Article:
Supercell Stout (Surefire Extract Recipe)


OK, I didn’t have an American stout handy, so I used an old Irish dry stout picture instead. Interestingly, the foam on an American stout will be much darker as American stouts get their roast character from black malt. This colors the foam, unlike the roasted (unmalted) barley that is the dark grain in an Irish dry stout.

This is the third beer in the second series of Surefire Extract Beers. The first series presented five homebrew recipes that played to the strengths of malt extract and stovetop brewing methods. The second series continues this idea, and started with an English best bitter.

This beer is somewhat stronger than the other beers in this series, relying on the higher number of cells in a packet of dried yeast. It is an intensely roasty, aggressively hoppy stout, in some ways reminiscent of Sierra Nevada’s Stout and other similar American style stouts. I paired two distinctive American bittering hops — Chinook and Columbus — with Cascade for flavor and aroma.

With summer on its way, I named the stout after the large weather systems that tear through the American Midwest every year. As a kid, I used to love watching the lightning from a big thunderstorm. As an adult, I still love it . . . the only thing that’s changed is that now I have a beer in my hand while I watch.


Supercell Stout

American Stout

by Chris Colby

Extract; English units



A dark, roasty, and fairly strong American-style stout, with lots of hops.

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Twisted Spire Alt (Surefire Extract Recipe)


A copper-colored, moderate-bodied, bitter, malty ale.

This is the second beer in the second series of Surefire Extract Beers. The first series presented five homebrew recipes that played to the strengths of malt extract and stovetop brewing methods. The second series continues this idea, and started with an English best bitter.

Altbiers are brown ales (and sometimes lagers), often with a fair amount of bitterness. Outside of Düsseldorf, Germany, most have a hint of sweetness and a moderate level of bitterness. Düsseldorf altbiers tend to be a bit drier and more bitter. Twisted Spire Alt is an altbier made in the Düsseldorf style — plenty of hop bitterness, backed up by Munich malt. (This recipe uses both light and dark Munich malt, and a tiny amount of aromatic or melanoidin malt.)

The key to brewing this beer well is to ferment on the cool side of the ale fermentation range (65 °F/18 °C), and cold-condition the beer for a few weeks before serving. If you want your alt to be as traditional as possible, use Spalt hops instead of the Tettnanger hops specified in the recipe. (However, if you’ve never tasted Spalt hops before, be aware that they have a unique flavor that’s not to everyone’s liking.) Likewise, if you want to stick closer to tradition, cut the amounts of late hops and dry hops in half and lower the carbonation a bit.

The name Twisted Spire refers to the spire on the St. Lambertus church in Düsseldorf, which is twisted. Legend has it that, around the time the spire was finished, a virgin was married in the church. As she was leaving the wedding ceremony, the spire turned around to get a better view of her, since that sort of thing didn’t happen often. When another virgin gets married there, the spire will untwist itself. Locals have been waiting for this to happen since 1384. (Interestingly, many of the twisted spires in Europe have similar legends attached to them.) In the case of St. Lambertus, the truth is a bit more prosaic — architects think the carpenters used untreated wood to build the spire and it twisted when the wood absorbed moisture.)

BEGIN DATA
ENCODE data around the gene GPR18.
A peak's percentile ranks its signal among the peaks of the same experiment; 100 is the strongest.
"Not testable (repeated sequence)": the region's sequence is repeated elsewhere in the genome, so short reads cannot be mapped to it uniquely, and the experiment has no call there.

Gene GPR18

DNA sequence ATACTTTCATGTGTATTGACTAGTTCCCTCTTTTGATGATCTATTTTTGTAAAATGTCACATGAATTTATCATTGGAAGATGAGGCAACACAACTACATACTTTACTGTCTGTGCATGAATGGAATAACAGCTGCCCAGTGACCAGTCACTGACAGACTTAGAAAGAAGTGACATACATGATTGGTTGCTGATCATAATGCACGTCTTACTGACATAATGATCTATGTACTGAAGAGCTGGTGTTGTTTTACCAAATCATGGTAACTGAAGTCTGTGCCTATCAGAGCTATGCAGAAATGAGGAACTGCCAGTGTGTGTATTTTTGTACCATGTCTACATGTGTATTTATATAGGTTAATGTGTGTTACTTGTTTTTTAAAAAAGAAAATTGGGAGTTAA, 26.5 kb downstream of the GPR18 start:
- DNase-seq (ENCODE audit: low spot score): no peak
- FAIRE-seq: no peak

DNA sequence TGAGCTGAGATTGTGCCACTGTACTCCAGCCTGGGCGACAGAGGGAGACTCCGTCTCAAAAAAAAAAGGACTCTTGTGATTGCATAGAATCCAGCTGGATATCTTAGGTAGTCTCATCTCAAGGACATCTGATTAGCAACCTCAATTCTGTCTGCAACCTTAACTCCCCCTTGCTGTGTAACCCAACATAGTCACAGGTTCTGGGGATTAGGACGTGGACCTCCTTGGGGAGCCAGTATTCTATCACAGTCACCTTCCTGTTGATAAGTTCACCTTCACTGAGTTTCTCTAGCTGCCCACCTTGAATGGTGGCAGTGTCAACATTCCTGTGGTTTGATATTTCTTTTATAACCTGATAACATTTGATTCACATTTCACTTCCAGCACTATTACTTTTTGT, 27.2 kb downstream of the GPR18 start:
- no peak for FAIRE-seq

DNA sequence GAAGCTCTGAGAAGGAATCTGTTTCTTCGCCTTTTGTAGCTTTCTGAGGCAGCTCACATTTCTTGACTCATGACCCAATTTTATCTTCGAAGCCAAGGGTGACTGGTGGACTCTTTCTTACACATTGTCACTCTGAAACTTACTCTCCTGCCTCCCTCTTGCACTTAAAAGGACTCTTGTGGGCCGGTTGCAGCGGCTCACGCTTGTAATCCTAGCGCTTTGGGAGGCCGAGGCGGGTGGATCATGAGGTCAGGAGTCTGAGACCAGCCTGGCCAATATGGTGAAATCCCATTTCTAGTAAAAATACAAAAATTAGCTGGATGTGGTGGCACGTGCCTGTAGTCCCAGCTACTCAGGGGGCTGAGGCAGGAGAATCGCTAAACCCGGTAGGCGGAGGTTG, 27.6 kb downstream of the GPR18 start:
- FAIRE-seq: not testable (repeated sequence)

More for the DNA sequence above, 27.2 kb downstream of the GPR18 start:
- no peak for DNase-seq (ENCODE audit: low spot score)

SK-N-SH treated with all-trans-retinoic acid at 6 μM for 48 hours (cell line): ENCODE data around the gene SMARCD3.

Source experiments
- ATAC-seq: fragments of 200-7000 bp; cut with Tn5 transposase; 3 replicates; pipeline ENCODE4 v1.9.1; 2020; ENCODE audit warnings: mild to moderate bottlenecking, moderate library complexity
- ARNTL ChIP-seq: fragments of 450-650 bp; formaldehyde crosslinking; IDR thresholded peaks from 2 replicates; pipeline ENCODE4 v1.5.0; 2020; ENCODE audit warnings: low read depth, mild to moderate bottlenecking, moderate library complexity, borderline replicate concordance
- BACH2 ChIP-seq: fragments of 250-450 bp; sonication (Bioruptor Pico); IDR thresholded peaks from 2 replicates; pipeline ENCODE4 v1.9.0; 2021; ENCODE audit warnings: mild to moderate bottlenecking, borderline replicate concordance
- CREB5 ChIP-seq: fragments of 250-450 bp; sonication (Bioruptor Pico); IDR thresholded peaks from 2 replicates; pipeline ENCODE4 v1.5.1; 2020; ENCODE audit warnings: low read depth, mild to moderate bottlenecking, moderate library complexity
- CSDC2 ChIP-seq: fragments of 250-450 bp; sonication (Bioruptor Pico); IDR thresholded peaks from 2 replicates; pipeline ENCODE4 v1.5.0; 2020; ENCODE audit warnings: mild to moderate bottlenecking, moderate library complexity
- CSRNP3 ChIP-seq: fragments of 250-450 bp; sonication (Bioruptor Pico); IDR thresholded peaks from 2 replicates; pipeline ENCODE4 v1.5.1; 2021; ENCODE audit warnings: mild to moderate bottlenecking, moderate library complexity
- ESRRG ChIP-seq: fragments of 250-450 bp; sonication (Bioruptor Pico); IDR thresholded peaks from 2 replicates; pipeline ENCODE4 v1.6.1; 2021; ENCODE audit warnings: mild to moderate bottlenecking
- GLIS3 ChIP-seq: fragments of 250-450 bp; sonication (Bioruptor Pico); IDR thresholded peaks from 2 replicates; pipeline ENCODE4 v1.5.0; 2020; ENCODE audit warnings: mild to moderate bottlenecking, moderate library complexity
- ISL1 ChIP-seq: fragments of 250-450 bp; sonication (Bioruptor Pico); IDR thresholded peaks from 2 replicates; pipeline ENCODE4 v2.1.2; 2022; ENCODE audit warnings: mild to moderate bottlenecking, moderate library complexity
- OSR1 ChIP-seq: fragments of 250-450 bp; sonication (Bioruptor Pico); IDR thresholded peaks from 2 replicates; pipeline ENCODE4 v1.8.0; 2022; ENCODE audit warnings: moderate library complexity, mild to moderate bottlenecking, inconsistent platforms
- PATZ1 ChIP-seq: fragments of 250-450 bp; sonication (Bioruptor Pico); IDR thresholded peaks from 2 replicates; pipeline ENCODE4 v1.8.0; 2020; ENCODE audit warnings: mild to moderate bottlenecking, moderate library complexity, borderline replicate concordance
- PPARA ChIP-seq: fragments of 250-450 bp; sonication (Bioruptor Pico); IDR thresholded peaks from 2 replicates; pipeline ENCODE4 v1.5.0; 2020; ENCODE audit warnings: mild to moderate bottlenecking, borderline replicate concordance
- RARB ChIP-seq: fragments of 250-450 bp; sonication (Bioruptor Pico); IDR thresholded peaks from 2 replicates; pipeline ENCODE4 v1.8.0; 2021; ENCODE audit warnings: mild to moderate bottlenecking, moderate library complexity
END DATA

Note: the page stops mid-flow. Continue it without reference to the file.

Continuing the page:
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Hero Barleywine (Extract Version)

HeroXHere’s the extract version of Hero Barleywine, an American-style barleywine that is similar to Bigfoot. In order to brew the extract version successfully, you will need to do a few things. Firstly, and most importantly, you will need to make the yeast starter described in the recipe. Either that or use two 11-g sachets of dried yeast or three packs or tubes of liquid yeast. (You can get away with making a starter half this size, if necessary, but your fermentation will take longer to start.) Secondly, you need to be able to boil 3.5 gallons (13 L) of wort. So, you’ll need a 5-gallon (~20-L) brewpot and a good stove. If your stove’s output isn’t quite up to the task, you can use an immersion travel heater (the kind that lets you boil water to make tea in your hotel room) to help out. Plug it into a GFCI outlet. (If necessary, you can get away with boiling only 3 gallons (11 L), but your wort may end up a shade darker than it should be and the beer may not be as bitter.) Thirdly, for best results, you need to follow the directions here as closely as you can, given your equipment. Don’t just look at the ingredients and use your regular extract brewing techniques. There are a couple “odd” steps here, but they serve a purpose. And finally, use fresh liquid malt extract. This recipe was formulated based on the specs for Briess CBW Golden Light liquid malt extract (79% solids, 75% fermentability), but any light, reasonably fermentable made from US pale malts should work. Pilsner malt extract would also work. The most important thing that it be fresh. You can also use 8.25 lbs. (3.7 kg) of light dried malt extract, if fresh liquid malt extract is not available.

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